Laphonza Butler was sworn into the United States Senate to succeed Dianne Feinstein on Oct. 1, only days before the Simchat Torah massacre in Israel. In fairness to Gavin Newsom who, as California’s governor, had the responsibility of filling the seat of one of Congress’ most ardent supporters of Israel after her death, there was no possible way to have known how quickly and how dramatically the Middle East would have risen on the Senate’s to-do list.
Newsom has always been a strong backer of the Jewish state. But his appointment of Butler is beginning to appear as if she may be working against Israel’s interests.
It was clear from his announcement that Newsom greatly respected Butler’s consistent advocacy for reproductive rights, social justice and other shared domestic policy priorities. It was also widely known that Butler had saved Newsom from a predicament of his own making, when after promising to appoint a Black woman to the seat, his presumed top choices of Karen Bass and Barbara Lee were unavailable. Newsom, who traveled to Israel less than two weeks after the terrorist attacks, has always been a strong backer of the Jewish state. But his appointment of Butler is beginning to appear as if she may be working against Israel’s interests as it confronts the complicated regional and global politics that have emerged in the aftermath of the Hamas slaughter.
Even before Oct. 7, we knew that the Democratic Party was dividing over Israel. An increasingly vocal group of young people, voters from minority communities and other progressives, were aggressively taking up the Palestinian cause. But while those differences had created some tense moments in American domestic politics in recent years, the impact on the world stage was not as pronounced. But that is changing quickly, and the U.S. Senate is right at the center of much of that action.
Last month, after Israeli Prime Minister Benjamin Netanyahu publicly repudiated the possibility of a Palestinian state, Butler was one of a handful of Senators to announce their support for making U.S. military aid to Israel conditional on Israel’s willingness to adhere to American preferences on how to prosecute the war in Gaza. Along with the Senators who had previously supported the goal, this now means that over one-third of the Democratic caucus supports such conditionality.
Butler has also voted for a less popular bill that, if passed, would have required the Biden Administration to launch an investigation into alleged human rights violations by Israel. This measure received only 11 votes, slightly more than one-fifth of Democratic Senators, but it also positioned Butler within an even smaller group of party renegades challenging their party’s historic support for Israel. President Biden himself and most of the party’s more traditional members – including Newsom — have not wavered in their support for the Jewish state. But the cracks in the Democratic coalition are showing, and while Butler’s Senate term will conclude in January 2025, given her decision not to seek election to a full term, speculation is already rampant that she will seek another elective office at some point in the future. If that does happen, the state’s Jewish community and other supporters of Israel should remember these votes.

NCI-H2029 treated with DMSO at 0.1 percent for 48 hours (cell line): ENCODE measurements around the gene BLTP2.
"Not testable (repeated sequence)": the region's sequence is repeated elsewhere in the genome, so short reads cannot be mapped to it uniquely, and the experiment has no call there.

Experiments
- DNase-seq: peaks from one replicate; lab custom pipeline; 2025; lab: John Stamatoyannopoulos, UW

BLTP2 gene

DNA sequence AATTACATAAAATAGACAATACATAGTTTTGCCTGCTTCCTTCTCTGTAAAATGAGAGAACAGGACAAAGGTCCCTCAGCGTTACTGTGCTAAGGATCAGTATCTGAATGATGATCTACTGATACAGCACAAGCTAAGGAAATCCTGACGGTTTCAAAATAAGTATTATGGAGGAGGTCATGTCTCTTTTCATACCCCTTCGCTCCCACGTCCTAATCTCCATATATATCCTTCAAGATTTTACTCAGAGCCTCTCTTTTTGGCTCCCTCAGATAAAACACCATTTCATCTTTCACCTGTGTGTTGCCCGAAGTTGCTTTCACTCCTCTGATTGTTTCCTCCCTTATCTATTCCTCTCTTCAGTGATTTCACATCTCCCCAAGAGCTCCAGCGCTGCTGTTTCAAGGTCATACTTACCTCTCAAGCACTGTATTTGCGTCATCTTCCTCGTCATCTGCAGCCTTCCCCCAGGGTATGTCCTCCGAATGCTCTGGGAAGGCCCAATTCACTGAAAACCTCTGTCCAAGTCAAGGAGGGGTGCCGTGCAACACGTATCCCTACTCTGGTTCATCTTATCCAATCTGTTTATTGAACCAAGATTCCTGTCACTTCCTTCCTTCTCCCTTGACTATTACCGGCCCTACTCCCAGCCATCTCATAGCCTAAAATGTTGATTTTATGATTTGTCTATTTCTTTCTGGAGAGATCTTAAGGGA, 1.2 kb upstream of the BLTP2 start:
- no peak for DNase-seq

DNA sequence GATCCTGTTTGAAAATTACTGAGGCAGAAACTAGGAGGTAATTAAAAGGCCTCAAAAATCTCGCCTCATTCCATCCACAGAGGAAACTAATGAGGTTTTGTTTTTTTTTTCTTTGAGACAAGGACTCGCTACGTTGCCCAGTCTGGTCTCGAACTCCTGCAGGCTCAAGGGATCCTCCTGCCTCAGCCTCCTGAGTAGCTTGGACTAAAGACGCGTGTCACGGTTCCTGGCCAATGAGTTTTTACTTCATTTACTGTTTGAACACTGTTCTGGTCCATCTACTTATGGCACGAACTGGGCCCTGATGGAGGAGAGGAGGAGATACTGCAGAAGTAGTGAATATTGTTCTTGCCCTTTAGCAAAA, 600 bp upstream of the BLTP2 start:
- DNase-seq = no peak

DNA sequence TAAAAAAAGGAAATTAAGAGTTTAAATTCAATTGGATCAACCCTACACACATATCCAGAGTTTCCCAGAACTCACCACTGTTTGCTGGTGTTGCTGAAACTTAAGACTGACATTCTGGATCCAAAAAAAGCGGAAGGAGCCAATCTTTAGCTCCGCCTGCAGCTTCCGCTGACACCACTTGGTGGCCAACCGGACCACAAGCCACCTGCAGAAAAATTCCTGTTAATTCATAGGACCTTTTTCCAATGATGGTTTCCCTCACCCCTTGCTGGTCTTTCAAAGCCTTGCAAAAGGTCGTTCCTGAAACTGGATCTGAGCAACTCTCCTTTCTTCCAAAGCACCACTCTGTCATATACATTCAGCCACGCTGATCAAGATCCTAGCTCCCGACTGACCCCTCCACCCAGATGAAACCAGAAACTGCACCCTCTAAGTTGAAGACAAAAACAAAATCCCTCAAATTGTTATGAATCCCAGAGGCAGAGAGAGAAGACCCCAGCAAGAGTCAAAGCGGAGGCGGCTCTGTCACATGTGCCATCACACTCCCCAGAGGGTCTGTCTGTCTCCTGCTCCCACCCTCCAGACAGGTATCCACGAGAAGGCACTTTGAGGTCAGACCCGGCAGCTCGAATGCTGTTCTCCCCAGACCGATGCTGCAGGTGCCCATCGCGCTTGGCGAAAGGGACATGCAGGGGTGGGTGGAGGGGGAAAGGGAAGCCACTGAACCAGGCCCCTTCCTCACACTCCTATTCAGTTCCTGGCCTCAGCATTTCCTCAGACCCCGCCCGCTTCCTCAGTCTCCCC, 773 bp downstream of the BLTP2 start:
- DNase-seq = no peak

To Butler’s credit, she has not joined the calls for a permanent cease-fire. But in a Los Angeles Times interview in January, she seemed to prioritize the language that has been used in the calls for a ceasefire (https://www.latimes.com/politics/story/2024-01-18/california-laphonza-butler-interview-senate-feinstein-mccarthy-biden-trump) as opposed to a more fundamental opposition to ask Israel to stand down while more than a hundred of their women, men and children continue to be held as hostages by Hamas.
Republicans have their own shortcomings on Israel, most notably a House Speaker who undermined U.S. aid to Israel in the first weeks of the war by linking it to an unrelated domestic policy matter involving Internal Revenue Service funding. But whether as an elected officeholder or an influential activist, Butler will be a prominent voice in the post-Biden Democratic party for many years to some. As the Democrats wrestle with questions about how their party will position itself on issues regarding Israel and the Palestinians in the future, we would all benefit from knowing more about what Butler believes can be a path to peace in the Middle East.
Dan Schnur is the U.S. Politics Editor for the Jewish Journal. He teaches courses in politics, communications, and leadership at UC Berkeley, USC and Pepperdine. He hosts the monthly webinar “The Dan Schnur Political Report” for the Los Angeles World Affairs Council & Town Hall. Follow Dan’s work at www.danschnurpolitics.com.